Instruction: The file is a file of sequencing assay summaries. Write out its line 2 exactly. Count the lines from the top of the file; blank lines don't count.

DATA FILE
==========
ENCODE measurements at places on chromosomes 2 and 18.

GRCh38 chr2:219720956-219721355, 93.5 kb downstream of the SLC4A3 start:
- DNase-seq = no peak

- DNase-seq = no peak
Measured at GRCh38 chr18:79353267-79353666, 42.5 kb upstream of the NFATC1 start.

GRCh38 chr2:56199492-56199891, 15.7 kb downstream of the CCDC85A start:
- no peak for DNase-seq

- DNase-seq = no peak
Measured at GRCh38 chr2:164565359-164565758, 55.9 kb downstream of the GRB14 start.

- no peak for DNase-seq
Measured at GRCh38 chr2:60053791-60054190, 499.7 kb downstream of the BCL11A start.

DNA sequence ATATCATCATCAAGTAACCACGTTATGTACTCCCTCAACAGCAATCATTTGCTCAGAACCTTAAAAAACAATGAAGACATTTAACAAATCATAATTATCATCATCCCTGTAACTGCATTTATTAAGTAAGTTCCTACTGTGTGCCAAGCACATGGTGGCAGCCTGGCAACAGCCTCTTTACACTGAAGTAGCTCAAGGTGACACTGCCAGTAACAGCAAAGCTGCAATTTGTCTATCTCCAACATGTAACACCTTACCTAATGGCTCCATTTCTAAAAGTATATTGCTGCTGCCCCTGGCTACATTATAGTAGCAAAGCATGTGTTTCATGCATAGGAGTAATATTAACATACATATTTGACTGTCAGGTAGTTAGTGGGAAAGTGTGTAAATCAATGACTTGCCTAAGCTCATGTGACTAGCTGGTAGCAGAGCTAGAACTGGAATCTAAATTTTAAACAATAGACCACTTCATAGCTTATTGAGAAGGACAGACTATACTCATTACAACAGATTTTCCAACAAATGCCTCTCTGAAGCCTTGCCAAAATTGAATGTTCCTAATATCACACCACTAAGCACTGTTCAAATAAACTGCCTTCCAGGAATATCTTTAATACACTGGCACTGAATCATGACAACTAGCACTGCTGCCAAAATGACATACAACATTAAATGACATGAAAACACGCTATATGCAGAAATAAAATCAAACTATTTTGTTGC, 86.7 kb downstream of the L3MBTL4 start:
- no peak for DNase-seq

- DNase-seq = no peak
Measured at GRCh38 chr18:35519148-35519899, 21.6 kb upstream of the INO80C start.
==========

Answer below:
GRCh38 chr2:219720956-219721355, 93.5 kb downstream of the SLC4A3 start: